The present disclosure is not to be limited in terms of the particular embodiments described in this application, which are intended as illustrations of various aspects. Many modifications and variations can be made without departing from its spirit and scope. Functionally equivalent methods and apparatuses within the scope of the disclosure, in addition to those enumerated herein, will be apparent from the foregoing descriptions. Such modifications and variations are intended to fall within the scope of the appended claims. The present disclosure is to be limited only by the terms of the appended claims, along with the full scope of equivalents to which such claims are entitled. It is to be understood that this disclosure is not limited to particular methods, reagents, compounds compositions or biological systems, which can, of course, vary. It is also to be understood that the terminology used herein is for the purpose of describing particular embodiments only, and is not intended to be limiting.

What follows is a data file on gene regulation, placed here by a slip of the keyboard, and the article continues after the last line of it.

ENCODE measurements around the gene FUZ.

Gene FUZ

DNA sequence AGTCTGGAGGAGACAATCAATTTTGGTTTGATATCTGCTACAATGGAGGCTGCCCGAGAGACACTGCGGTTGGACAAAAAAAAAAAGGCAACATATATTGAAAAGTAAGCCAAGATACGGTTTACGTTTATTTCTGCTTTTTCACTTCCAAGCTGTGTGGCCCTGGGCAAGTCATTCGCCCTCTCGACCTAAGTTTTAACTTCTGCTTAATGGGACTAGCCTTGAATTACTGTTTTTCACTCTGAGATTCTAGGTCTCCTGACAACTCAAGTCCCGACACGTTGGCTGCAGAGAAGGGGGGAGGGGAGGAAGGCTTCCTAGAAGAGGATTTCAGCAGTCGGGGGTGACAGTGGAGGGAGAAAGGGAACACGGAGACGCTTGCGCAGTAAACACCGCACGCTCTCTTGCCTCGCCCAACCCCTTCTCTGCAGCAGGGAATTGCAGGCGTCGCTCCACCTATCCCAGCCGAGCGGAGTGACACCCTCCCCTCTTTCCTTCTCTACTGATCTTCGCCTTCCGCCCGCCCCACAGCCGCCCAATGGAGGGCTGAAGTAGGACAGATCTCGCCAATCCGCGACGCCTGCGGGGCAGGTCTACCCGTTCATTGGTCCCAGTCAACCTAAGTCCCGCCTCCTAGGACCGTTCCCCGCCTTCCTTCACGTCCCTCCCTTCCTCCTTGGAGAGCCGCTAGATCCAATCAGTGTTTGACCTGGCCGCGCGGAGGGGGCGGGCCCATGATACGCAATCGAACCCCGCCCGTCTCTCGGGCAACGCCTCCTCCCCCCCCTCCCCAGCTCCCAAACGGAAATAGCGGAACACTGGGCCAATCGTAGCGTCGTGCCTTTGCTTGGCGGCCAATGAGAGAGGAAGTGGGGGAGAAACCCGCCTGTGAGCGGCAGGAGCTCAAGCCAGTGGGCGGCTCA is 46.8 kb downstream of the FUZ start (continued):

With respect to the use of substantially any plural and/or singular terms herein, those having skill in the art can translate from the plural to the singular and/or from the singular to the plural as is appropriate to the context and/or application. The various singular/plural permutations may be expressly set forth herein for sake of clarity.